Social connections – a circle of friends, family, other people we come to know through shared work or interests – time and again come up in studies of what makes happy.
Being part of an organized religion? It may also help with attitudes towards life, but a major effect are the experiences shared with other people that it provides.
Working from home? Not as much fun as many people think when they imagine getting up late and starting to work in their pajamas, because the water cooler-talks with colleagues are missing.
Smoking, drinking, overeating, stereotyping others, railing against “them there”? A large part of the pleasurable feelings these rather less good behaviors provide comes from them being done in groups, and forging bonds between their members.
Bringing problematic sides in right at the beginning is definitely not what How To’s on happiness would ordinarily do, but necessary for the consideration of really better lives. After all, they – as always- require a certain balance that is neither reached through simple prescriptions for action, nor through philosophical pontificating.
The ecological perspective, however conceived, makes it abundantly clear that we are always connected.
We could survive truly on our own for some time, perhaps, and not have any contact with other human beings. However, we probably would not consider it a very good life, materially or psychologically, and it certainly is not how families, communities, and entire societies – or even individual lives – ordinarily function and flourish.
Without others, we simply could not exist. We depend on their material support, whether as family members or anonymous producers of resources and goods we consume, and we are psychologically attuned to interacting with others. It is a need and a desire to see and be seen, gain the support of like-minded people, have friends, find a partner and found a family.
At the same time, we do need some separation. After all, we are all individuals, even if within environments and social groupings.
Many of the (other) things that make happy show the tension: many of them are things that the individual needs to do him-/herself, but many can only be done with others – learning may be better done with teachers, but also requires the student to sit down and study; having enough is easier when an entire family is of one mind about it; a romantic walk through the park is even better than a walk by oneself, family obligations and social pressure can make risking something in life more difficult, but also less risk and more value; work and earnings need others and are with and for them…
Like-minded circles of friends, and family, can be great support and motivation for changing towards better lives – which sane person wouldn’t want a decent life for their children? Family and social circles can also make it more difficult to do things better, however. Social pressure is typically pressure to conform and just accept what is normal, and pushes a person to stay within well-defined boundaries.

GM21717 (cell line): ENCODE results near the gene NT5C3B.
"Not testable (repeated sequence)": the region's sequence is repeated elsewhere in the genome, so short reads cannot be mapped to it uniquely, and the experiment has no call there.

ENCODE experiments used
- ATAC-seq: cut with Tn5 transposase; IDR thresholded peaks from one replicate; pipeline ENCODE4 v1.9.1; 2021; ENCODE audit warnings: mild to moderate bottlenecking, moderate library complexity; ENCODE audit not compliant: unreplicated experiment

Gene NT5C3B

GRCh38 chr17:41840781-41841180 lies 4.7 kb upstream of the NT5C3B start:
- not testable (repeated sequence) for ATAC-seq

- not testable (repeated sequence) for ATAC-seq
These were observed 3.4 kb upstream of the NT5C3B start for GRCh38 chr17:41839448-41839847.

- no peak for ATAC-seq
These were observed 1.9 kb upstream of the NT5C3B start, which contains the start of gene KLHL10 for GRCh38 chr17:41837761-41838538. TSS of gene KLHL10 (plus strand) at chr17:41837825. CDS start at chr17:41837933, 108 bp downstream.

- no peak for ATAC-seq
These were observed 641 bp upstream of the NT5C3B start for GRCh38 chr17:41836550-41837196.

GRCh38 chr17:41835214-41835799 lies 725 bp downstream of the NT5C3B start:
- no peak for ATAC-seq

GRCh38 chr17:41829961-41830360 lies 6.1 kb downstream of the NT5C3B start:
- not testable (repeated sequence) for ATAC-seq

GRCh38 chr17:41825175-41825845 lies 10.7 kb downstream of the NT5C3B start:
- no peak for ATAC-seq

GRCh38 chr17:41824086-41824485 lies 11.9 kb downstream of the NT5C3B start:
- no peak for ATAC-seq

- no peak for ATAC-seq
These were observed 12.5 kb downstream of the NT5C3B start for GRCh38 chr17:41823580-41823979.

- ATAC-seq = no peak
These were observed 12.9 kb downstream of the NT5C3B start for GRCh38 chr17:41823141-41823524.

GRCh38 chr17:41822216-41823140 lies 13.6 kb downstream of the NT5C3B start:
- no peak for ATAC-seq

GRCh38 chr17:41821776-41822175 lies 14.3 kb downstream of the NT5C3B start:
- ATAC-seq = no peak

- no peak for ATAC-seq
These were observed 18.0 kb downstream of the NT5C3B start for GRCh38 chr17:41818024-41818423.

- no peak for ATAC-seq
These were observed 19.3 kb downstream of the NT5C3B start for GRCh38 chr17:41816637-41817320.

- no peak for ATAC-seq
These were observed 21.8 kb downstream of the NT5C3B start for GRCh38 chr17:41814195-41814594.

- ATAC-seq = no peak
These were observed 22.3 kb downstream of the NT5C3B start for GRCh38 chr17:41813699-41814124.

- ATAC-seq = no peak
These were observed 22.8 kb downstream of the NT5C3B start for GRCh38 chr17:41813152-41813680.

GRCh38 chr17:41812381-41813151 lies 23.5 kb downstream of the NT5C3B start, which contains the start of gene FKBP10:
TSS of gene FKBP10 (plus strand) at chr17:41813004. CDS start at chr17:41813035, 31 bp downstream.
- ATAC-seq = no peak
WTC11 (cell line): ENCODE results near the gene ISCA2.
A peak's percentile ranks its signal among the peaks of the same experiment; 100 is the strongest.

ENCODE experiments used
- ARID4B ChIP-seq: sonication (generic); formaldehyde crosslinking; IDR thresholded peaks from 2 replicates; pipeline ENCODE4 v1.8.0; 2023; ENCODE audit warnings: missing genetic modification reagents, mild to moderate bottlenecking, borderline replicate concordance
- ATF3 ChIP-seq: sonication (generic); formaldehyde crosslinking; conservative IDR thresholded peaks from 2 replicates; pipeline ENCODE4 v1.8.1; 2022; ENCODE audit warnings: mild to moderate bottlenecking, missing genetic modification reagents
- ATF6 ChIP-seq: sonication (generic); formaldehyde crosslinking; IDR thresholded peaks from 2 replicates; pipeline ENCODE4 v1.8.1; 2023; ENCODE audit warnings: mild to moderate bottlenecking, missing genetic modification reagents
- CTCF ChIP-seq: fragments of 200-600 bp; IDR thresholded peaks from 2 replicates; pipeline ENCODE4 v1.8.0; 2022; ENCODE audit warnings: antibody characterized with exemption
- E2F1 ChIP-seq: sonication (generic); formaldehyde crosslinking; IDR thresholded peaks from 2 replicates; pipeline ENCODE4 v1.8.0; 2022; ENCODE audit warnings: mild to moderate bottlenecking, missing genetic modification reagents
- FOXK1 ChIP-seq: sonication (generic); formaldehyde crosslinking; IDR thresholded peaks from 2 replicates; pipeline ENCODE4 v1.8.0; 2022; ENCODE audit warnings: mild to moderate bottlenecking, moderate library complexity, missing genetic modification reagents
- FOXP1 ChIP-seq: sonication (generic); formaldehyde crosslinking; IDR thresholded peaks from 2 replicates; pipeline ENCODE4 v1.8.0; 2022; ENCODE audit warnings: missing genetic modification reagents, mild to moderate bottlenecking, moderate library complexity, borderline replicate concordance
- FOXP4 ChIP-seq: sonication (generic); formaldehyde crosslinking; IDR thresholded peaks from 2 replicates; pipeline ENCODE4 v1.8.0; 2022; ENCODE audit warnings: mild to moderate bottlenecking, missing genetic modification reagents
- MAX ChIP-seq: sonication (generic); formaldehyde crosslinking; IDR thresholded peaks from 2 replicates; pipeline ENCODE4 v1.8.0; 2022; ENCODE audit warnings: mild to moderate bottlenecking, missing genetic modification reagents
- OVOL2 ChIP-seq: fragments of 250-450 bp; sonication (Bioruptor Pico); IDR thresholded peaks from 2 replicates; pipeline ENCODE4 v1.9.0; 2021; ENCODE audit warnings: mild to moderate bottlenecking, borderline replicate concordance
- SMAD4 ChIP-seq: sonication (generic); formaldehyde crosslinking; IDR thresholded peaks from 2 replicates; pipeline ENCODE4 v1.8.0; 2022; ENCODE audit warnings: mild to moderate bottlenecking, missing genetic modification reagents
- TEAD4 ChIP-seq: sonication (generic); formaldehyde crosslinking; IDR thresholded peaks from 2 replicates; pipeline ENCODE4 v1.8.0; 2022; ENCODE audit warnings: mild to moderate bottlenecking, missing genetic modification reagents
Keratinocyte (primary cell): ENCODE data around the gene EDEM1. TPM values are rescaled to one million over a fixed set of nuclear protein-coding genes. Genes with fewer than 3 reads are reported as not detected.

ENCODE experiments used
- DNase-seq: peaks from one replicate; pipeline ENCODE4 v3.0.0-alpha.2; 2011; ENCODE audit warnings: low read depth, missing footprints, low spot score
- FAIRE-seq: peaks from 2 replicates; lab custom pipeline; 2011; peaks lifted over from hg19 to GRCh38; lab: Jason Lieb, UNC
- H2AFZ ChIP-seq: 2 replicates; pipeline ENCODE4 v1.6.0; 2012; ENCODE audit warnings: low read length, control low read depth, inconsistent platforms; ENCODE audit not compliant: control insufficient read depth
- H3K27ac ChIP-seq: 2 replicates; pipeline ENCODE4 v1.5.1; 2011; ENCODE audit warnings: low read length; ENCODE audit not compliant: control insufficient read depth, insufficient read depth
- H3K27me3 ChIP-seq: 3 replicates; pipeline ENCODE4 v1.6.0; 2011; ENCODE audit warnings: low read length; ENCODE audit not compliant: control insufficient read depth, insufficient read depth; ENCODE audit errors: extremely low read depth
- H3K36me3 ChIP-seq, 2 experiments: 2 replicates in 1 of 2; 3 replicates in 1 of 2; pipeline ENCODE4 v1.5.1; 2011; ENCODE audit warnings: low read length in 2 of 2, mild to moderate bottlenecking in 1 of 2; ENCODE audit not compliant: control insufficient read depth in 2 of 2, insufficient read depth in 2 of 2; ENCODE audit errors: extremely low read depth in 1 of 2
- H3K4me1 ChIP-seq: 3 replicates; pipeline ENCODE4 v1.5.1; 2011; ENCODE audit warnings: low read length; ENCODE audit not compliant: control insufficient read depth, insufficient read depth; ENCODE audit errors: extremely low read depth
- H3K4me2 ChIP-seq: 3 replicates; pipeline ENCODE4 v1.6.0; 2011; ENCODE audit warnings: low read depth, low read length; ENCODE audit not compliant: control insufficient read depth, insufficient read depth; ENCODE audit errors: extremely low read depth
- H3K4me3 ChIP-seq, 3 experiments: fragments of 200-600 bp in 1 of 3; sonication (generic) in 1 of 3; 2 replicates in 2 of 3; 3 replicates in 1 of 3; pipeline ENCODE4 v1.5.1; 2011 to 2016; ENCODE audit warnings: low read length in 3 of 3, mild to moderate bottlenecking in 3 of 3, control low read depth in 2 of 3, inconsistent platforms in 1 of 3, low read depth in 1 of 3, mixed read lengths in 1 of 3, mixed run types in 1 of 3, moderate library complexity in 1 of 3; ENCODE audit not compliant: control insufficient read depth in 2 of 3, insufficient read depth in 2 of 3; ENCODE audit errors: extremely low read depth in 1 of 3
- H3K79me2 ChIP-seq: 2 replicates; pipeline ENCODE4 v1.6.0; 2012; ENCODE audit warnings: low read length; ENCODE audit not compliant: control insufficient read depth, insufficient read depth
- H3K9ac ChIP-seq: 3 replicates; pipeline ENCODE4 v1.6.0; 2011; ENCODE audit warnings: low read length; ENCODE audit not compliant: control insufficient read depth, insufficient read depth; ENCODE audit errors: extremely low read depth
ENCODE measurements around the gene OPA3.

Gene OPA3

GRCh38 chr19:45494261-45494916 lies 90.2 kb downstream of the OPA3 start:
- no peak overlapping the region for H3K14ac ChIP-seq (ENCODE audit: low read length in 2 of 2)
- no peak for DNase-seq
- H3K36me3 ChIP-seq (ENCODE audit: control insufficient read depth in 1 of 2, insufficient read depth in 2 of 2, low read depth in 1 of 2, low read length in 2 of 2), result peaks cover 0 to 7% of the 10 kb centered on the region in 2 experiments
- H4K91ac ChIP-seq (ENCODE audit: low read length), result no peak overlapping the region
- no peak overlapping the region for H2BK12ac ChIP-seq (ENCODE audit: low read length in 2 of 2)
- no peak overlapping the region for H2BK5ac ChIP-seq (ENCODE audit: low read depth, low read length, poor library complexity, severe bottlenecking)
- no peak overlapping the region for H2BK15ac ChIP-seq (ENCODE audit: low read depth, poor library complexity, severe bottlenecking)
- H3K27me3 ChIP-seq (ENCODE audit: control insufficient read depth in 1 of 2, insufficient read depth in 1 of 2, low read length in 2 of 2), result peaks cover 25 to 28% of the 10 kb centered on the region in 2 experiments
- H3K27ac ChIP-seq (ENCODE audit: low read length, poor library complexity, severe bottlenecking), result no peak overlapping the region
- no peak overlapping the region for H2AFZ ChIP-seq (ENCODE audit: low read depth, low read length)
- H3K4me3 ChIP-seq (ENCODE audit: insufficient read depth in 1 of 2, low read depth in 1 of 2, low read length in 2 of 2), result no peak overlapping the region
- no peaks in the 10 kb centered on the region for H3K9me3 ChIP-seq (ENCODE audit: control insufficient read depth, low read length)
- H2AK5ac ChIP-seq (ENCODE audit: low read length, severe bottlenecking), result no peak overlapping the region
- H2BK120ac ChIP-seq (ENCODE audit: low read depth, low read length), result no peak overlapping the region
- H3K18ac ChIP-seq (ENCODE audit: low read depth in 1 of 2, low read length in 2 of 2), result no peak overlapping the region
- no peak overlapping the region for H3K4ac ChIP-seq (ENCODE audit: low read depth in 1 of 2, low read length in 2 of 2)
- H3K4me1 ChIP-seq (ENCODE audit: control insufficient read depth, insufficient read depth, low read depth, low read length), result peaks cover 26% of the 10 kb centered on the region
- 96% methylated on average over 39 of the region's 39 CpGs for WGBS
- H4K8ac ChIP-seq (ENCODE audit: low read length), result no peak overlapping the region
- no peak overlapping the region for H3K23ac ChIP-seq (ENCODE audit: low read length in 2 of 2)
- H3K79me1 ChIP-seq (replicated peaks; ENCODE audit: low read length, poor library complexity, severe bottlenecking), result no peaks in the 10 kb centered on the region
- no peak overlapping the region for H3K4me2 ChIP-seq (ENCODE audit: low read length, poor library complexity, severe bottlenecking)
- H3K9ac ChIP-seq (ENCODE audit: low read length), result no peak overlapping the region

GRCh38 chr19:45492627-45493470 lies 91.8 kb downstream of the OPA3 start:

Add to this how much we are creatures of habit, who tend to react and do things the way we did before, anyways, and it is abundantly clear why change is difficult, even when it would be for the better. You may need to take the plunge into a new social situation if you want to learn how to do things differently, rally support from your partner, run the risk of losing friends. All uncomfortable.
It’s never been easier, for both good and bad, change and resistance, to find likeminded people than it is now, though.
Just go online, and you will find lots of networks united by common interests. They are not the same as people met in person – and being distracted by social media while in a social situation, sitting across from another real person while texting another, is a great problem nowadays – but still provide an additional, and great, relationship of the modern age.
Of course, individual personality also plays a role.
Telling a total introvert that more social contacts will make him/her happier may be a good reminder for them to take care of their partner and friends, but be rather useless in making this person happier to go out among crowds or small-talking at parties. More social interaction may not make someone happier who prefers to be in the company of their own thoughts.
An extrovert, on the other hand, probably does not need to be told to look for social interaction – but he/she may actually be in need of learning that there is more to a good life than friends and fun.
You need to learn what it is that makes you personally feel your life is well-lived.
Communities, based upon their common place in the world, their joined lives, certainly are what has been making for survival and good lives of humans through millennia.
They may have been at their most difficult, but also at their best, when they had ways of being both tightly-knit, united by commonalities, and at the same time, flexible and open enough to allow for individuals and various cultural sub-groupings to be different without standing apart.
They are also an excellent example of phenomena that are larger than we ourselves are as individuals, yet obviously arise from what we all do as individuals – and as they say, you can’t pick your family, but you can choose your friends… let alone whether you yourself act as a member of a community or not.